In GAVS Rhodium Platform, which helps healthcare providers with Patient Data Management and Patient Data Sharing, there is a reference implementation of Patient Segmentation using K-Means algorithm. The following are the attributes that are used based on a publicly available Patient admit data (no personal information used in this data set). Again in the reference implementation sample attributes are used and in a real scenario consulting with healthcare practitioners will help to identify the correct attributes that is used for clustering.
To prepare the data for clustering patients, patients must be separated along the following dimensions:
- HbA1c: Measuring the glycated form of hemoglobin to obtain the three-month average of blood sugar.
- Triglycerides: Triglycerides are the main constituents of natural fats and oils. This test indicates the amount of fat or lipid found in the blood.
- FBG: Fasting Plasma Glucose test measures the amount of glucose levels present in the blood.
- Systolic: Blood Pressure is the pressure of circulating blood against the walls of Blood Vessels. This test relates to the phase of the heartbeat when the heart muscle contracts and pumps blood from the chambers into the arteries.
- Diastolic: The diastolic reading is the pressure in the arteries when the heart rests between beats.
- Insulin: Insulin is a hormone that helps move blood sugar, known as glucose, from your bloodstream into your cells. This test measures the amount of insulin in your blood.
- HDL-C: Cholesterol is a fat-like substance that the body uses as a building block to produce hormones. HDL-C or good cholesterol consists primarily of protein with a small amount of cholesterol. It is considered to be beneficial because it removes excess cholesterol from tissues and carries it to the liver for disposal. The test for HDL cholesterol measures the amount of HDL-C in blood.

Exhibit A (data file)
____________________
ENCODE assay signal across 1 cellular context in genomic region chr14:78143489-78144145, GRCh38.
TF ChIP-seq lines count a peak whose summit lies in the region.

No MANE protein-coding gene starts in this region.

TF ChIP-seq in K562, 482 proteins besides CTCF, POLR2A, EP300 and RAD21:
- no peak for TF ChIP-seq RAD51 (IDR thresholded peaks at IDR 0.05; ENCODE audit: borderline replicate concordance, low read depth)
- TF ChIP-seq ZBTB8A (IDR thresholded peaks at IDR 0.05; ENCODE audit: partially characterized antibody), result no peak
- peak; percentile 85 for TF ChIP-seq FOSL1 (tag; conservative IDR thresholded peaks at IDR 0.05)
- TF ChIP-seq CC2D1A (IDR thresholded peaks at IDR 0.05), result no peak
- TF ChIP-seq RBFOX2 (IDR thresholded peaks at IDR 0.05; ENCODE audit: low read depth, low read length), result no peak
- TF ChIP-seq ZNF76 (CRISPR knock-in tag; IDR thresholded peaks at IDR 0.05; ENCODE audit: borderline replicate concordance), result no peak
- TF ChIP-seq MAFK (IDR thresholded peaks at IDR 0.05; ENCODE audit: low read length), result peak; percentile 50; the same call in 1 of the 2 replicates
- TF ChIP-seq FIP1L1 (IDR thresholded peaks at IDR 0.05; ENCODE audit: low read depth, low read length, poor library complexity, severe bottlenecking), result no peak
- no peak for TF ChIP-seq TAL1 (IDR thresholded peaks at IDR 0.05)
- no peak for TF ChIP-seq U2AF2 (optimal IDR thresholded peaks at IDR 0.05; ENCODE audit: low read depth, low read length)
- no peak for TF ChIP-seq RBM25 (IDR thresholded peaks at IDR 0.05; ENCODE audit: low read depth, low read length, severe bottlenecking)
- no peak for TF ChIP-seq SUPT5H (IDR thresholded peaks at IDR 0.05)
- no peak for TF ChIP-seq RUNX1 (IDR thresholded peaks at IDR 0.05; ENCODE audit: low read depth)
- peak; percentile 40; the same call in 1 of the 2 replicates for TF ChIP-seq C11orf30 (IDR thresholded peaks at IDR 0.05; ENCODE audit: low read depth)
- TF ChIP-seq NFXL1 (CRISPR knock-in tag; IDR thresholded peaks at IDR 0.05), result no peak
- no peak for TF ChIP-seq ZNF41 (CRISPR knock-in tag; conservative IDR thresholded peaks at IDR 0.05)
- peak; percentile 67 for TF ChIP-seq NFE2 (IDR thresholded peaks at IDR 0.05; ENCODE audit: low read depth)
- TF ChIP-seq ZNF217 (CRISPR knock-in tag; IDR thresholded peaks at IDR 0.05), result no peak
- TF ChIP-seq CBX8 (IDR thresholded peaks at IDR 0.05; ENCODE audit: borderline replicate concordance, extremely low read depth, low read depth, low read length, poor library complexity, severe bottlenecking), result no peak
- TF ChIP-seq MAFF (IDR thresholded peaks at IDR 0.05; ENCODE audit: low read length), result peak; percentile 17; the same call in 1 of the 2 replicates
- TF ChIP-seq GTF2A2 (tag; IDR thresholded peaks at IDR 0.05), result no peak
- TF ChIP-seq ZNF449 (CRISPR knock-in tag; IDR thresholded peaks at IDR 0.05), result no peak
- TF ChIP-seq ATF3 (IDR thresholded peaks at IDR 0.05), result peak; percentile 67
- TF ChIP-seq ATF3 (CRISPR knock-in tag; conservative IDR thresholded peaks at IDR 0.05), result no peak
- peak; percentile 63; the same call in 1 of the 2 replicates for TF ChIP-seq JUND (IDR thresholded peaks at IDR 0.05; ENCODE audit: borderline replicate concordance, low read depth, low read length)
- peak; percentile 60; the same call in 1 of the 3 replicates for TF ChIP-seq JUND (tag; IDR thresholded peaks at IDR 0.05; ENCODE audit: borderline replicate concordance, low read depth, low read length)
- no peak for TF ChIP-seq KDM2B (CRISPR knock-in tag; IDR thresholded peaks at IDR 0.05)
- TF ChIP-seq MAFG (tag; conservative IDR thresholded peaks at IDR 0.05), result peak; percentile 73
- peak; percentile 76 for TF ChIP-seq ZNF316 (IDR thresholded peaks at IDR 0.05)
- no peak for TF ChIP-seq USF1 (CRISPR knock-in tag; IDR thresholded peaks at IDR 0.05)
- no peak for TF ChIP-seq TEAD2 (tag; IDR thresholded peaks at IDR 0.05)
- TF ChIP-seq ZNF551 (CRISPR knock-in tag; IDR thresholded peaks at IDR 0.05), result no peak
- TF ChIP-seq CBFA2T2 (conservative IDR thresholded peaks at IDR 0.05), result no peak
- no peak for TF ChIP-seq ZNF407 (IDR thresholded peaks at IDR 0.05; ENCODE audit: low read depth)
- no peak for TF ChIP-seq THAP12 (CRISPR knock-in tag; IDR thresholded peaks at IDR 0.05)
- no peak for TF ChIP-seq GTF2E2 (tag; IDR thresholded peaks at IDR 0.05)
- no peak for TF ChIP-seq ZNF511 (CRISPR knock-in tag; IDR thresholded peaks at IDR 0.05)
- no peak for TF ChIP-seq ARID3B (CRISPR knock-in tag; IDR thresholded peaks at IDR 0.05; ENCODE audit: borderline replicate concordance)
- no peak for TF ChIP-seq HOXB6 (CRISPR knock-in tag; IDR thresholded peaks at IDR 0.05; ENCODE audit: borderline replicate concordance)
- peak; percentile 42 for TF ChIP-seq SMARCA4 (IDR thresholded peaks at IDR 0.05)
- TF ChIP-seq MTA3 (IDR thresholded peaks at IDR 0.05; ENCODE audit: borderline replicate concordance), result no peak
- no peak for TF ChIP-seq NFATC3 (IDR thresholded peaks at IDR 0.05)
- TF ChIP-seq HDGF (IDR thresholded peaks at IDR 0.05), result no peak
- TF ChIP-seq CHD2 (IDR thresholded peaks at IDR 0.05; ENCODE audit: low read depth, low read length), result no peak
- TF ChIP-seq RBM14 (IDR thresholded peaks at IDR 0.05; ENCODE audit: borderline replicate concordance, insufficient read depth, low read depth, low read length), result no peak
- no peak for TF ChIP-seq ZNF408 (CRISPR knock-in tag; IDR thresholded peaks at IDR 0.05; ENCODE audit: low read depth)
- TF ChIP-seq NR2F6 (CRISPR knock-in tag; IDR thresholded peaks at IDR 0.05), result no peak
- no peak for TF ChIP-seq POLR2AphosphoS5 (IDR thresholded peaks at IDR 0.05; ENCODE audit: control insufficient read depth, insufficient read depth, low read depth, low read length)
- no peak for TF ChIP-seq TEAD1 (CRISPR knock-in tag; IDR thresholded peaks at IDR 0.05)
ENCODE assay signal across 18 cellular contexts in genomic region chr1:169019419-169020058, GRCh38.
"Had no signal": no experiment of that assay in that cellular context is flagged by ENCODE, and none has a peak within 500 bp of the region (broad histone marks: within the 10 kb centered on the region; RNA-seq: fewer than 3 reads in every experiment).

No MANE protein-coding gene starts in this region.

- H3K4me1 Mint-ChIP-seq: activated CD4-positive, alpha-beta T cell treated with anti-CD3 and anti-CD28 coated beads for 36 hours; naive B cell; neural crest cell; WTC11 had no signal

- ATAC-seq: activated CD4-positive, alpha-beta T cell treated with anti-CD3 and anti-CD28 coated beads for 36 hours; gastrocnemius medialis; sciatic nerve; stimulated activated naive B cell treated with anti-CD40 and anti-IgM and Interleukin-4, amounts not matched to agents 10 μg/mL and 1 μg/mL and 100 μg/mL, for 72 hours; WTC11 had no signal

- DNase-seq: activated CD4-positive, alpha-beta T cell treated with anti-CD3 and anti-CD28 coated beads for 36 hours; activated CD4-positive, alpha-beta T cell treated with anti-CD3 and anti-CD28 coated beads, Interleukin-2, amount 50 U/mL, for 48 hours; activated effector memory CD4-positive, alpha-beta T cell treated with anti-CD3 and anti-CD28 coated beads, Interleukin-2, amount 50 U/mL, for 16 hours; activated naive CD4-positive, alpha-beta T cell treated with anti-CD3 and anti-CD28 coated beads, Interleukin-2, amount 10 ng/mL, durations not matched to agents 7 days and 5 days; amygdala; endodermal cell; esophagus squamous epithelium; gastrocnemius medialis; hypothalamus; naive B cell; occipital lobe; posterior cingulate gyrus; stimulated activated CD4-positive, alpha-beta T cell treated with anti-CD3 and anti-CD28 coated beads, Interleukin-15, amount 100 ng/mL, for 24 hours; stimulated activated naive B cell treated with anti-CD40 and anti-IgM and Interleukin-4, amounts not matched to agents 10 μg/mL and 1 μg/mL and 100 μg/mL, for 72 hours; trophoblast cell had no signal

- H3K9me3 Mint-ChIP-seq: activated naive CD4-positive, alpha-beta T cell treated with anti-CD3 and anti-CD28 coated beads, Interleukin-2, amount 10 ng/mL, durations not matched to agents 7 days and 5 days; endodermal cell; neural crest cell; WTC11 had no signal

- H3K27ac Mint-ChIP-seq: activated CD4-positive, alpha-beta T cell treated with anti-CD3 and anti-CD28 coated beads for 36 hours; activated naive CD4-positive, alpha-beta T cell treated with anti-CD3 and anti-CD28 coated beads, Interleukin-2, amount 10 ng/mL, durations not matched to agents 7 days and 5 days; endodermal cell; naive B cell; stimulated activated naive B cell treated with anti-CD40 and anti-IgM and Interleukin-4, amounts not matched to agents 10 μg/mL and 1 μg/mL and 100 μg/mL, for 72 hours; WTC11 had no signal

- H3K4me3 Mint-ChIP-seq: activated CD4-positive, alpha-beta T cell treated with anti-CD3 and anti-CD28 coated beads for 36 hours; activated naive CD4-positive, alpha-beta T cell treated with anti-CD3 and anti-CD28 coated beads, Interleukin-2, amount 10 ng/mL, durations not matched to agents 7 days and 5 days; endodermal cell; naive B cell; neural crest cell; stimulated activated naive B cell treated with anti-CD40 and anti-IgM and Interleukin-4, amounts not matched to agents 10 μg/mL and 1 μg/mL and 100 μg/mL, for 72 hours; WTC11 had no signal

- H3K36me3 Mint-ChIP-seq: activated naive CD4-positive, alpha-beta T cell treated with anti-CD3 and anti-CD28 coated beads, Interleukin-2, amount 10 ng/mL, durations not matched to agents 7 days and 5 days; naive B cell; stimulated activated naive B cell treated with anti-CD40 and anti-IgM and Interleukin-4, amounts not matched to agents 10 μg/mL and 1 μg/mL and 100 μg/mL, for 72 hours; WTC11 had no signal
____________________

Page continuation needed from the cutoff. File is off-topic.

- LDL-C: LDL-C or bad cholesterol present in the blood as low-density lipoprotein, a relatively high proportion of which is associated with a higher risk of coronary heart disease. This test measures the LDL-C present in the blood.
- Weight: This test indicates the heaviness of the patient.
The above tests are taken for the patients during the admission process.
The following is the code snippet behind the scenes which create the patient clustering.
The below is the output cluster created from the above algorithm.
Just from this sample, healthcare providers can infer the patient behavior and patterns based on their creatinine and glucose levels, in real-life situations other different attributes can be used.
AI will play a major role in future healthcare data management and decision making and data mining algorithms like K-Means provide an option to segment the patients based on the attributes which will improve the quality of patient care.
About the Author –
Srini is the Technology Advisor for GAVS. He is currently focused on Healthcare Data Management Solutions for the post-pandemic Healthcare era, using the combination of Multi Modal databases, Blockchain and Data Mining. The solutions aim at Patient data sharing within Hospitals as well as across Hospitals (Healthcare Interoprability), while bringing more trust and transparency into the healthcare process using patient consent management, credentialing and zero knowledge proofs.